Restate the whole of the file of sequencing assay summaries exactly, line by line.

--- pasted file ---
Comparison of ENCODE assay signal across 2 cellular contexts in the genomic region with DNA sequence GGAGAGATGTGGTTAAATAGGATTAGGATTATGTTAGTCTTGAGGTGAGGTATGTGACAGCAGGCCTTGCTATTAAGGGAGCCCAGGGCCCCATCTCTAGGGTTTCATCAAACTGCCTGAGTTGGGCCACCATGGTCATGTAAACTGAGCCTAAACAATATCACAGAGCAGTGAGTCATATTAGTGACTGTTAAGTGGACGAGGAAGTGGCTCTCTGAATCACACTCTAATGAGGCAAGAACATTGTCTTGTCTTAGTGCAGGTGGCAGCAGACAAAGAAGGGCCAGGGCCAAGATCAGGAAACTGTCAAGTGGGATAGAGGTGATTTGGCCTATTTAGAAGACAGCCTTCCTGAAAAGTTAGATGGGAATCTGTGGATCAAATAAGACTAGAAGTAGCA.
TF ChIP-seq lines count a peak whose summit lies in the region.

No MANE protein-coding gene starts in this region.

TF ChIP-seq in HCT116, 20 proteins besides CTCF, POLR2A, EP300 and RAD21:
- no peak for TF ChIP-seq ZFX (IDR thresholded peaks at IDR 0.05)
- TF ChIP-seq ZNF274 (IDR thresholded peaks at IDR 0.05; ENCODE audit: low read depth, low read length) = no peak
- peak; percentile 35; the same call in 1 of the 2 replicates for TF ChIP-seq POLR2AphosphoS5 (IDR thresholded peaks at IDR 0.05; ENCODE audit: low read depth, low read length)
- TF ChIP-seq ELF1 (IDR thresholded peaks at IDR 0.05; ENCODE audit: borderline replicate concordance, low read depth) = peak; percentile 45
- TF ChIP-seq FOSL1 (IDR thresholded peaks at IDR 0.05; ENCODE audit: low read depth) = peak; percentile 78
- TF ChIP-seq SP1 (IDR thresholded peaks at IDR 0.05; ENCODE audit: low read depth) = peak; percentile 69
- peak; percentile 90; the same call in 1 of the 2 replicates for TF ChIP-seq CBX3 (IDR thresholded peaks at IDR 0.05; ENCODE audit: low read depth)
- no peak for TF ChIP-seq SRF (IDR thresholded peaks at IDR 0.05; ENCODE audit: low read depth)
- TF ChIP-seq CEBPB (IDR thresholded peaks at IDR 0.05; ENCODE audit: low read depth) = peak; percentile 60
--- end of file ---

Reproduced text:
Comparison of ENCODE assay signal across 2 cellular contexts in the genomic region with DNA sequence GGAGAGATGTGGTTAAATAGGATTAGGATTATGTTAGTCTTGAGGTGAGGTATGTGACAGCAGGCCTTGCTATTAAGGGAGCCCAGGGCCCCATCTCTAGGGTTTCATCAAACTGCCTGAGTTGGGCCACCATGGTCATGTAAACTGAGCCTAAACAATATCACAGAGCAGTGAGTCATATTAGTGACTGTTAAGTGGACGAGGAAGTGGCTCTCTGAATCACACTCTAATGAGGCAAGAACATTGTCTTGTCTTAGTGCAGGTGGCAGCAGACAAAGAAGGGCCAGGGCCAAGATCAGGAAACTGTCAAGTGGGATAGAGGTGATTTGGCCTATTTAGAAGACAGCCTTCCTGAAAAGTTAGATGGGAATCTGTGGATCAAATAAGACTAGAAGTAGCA.
TF ChIP-seq lines count a peak whose summit lies in the region.

No MANE protein-coding gene starts in this region.

TF ChIP-seq in HCT116, 20 proteins besides CTCF, POLR2A, EP300 and RAD21:
- no peak for TF ChIP-seq ZFX (IDR thresholded peaks at IDR 0.05)
- TF ChIP-seq ZNF274 (IDR thresholded peaks at IDR 0.05; ENCODE audit: low read depth, low read length) = no peak
- peak; percentile 35; the same call in 1 of the 2 replicates for TF ChIP-seq POLR2AphosphoS5 (IDR thresholded peaks at IDR 0.05; ENCODE audit: low read depth, low read length)
- TF ChIP-seq ELF1 (IDR thresholded peaks at IDR 0.05; ENCODE audit: borderline replicate concordance, low read depth) = peak; percentile 45
- TF ChIP-seq FOSL1 (IDR thresholded peaks at IDR 0.05; ENCODE audit: low read depth) = peak; percentile 78
- TF ChIP-seq SP1 (IDR thresholded peaks at IDR 0.05; ENCODE audit: low read depth) = peak; percentile 69
- peak; percentile 90; the same call in 1 of the 2 replicates for TF ChIP-seq CBX3 (IDR thresholded peaks at IDR 0.05; ENCODE audit: low read depth)
- no peak for TF ChIP-seq SRF (IDR thresholded peaks at IDR 0.05; ENCODE audit: low read depth)
- TF ChIP-seq CEBPB (IDR thresholded peaks at IDR 0.05; ENCODE audit: low read depth) = peak; percentile 60